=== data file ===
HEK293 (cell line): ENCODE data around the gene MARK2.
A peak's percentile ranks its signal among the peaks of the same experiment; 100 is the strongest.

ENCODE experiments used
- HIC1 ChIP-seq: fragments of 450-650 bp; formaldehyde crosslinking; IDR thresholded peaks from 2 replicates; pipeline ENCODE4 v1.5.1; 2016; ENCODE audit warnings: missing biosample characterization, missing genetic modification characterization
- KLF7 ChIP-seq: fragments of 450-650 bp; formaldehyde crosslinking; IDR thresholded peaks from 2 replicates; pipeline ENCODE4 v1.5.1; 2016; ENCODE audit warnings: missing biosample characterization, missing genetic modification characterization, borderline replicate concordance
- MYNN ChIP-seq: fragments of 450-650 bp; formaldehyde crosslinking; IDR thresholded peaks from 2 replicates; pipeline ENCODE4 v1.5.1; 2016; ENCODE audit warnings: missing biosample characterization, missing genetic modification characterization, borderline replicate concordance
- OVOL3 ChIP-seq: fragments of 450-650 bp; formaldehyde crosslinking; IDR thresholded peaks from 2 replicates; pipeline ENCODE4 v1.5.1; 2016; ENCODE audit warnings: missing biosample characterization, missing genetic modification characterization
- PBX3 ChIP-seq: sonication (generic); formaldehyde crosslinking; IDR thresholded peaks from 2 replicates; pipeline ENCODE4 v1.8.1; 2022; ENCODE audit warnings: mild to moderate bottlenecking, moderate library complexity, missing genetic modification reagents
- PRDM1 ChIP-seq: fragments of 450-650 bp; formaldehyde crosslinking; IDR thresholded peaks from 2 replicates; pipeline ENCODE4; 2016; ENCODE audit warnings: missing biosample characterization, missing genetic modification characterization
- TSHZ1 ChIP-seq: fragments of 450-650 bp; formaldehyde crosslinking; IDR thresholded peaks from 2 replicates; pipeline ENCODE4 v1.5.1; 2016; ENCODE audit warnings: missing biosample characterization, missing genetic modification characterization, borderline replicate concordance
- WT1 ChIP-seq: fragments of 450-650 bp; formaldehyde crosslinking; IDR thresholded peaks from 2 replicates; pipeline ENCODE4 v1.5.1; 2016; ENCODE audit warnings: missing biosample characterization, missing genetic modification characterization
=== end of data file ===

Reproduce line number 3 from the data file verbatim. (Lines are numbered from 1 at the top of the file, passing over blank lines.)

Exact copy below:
ENCODE experiments used